Have you ever been the recipient of an act of love that moved your heart deeply? Imagine how the disciples felt when Jesus washed their feet and then spoke these three words to them: “Love one another” (v. 17). They had just completed their Passover meal when Jesus urged them to be bonded together by love.
What was the significance of this command? The Moody Bible Institute Commentary provides this answer: “The command to love requires a supernatural component to fulfill, requires faith, and is more a choice than an emotion.” In this month’s study, we will take a deep dive into this and other “one another” passages to better understand Jesus’ desire for us to live in Christian community.
In John 15, Jesus said that when we remain in His love and have love for one another, our joy will be complete (vv. 10–11). In other words, true joy can only be experienced when it comes from an outpouring of sacrificial and selfless love. You know this to be true if you have ever celebrated the success of a child, grandchild, or friend. We take joy not in ourselves, but in someone else.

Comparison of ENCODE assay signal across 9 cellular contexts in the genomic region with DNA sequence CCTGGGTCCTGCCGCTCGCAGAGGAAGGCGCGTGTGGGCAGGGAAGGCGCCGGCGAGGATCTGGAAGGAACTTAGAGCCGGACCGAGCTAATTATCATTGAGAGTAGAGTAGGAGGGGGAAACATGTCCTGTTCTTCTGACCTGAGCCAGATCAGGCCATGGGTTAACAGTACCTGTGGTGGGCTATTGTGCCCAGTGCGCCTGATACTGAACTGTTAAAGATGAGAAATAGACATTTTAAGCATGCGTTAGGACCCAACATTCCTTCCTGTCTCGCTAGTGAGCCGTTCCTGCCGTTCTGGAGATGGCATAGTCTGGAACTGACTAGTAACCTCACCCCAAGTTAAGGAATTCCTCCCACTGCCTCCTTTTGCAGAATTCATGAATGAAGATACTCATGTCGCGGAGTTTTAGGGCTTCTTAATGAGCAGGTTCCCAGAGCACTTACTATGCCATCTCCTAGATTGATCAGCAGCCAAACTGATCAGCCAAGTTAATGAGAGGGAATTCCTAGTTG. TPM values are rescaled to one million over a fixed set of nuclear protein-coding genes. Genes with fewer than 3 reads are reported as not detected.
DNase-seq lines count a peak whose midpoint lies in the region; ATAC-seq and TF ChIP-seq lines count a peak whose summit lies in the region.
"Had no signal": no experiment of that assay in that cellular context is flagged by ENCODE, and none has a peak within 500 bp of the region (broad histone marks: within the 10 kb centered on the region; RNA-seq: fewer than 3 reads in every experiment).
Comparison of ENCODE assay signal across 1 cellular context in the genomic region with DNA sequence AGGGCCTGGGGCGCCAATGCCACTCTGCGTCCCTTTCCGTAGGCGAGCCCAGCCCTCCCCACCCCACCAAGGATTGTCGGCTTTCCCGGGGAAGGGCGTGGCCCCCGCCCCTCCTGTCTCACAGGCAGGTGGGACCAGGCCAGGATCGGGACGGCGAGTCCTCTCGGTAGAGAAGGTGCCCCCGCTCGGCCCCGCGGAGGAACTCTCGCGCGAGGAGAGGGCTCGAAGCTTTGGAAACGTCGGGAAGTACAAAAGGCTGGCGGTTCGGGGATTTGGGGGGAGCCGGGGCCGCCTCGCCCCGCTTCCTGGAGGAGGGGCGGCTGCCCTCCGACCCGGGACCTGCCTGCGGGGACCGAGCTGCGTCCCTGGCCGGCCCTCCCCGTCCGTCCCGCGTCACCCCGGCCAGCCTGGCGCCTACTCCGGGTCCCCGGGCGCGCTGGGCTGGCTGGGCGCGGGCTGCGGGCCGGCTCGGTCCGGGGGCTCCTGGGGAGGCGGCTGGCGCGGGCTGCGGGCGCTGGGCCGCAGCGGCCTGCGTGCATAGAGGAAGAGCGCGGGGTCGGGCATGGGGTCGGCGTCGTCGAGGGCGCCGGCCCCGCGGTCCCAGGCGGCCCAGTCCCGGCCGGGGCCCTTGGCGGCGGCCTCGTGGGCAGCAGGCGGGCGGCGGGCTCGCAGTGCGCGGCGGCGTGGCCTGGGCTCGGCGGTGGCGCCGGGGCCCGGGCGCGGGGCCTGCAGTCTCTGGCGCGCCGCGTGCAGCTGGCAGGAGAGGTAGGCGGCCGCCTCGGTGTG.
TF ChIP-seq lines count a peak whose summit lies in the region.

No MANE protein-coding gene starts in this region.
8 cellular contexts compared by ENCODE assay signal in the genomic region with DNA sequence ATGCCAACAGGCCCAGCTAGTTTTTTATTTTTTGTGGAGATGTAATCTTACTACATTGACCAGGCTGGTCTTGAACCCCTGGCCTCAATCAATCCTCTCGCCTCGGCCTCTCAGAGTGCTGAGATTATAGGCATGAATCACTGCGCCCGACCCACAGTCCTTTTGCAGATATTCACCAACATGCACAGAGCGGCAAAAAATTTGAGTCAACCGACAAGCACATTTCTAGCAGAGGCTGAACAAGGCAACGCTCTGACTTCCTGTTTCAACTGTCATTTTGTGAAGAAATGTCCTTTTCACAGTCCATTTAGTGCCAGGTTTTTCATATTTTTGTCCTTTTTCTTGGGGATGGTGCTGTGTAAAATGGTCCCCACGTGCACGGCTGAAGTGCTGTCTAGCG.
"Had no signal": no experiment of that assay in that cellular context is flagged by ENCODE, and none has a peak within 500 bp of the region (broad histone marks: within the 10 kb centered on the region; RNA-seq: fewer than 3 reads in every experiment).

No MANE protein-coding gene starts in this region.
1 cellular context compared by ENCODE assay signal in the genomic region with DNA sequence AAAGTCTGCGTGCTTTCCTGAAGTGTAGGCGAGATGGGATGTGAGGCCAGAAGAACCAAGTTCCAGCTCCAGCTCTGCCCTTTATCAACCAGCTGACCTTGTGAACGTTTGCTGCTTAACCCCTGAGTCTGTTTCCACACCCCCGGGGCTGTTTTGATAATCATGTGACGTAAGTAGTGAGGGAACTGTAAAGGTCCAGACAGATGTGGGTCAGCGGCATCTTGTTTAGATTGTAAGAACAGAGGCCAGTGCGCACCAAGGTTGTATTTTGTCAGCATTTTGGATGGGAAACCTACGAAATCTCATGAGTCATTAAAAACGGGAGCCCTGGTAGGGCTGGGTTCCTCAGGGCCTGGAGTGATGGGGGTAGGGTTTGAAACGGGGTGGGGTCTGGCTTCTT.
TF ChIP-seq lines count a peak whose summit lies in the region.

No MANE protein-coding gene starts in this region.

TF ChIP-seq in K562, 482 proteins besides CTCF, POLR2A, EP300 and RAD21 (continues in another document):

Next, Jesus shared that the greatest type of love is sacrificial (v. 13). Here He was foreshadowing His death on the cross. Jesus longed for His followers to become closer to one another. Notice that He used the word “friends” in verses 14–15. In today’s context, this means that as Christ followers we are no longer just associates, but family, chosen for the purpose of bearing fruit (v. 16). If you are a follower of Jesus, you have become a part of His family, and are commanded to “love one another” (v. 17).
>> Consider the closest people in your life. What makes your relationship with them so special? This may be the perfect month to invite those people to join you in a Bible study, learning how you can grow together in Christ.
Father, grant us greater understanding of Your love for us and through us extend Your love toward other people. As we go through this study, show us unloving patterns in our lives so we can repent, becoming more like You.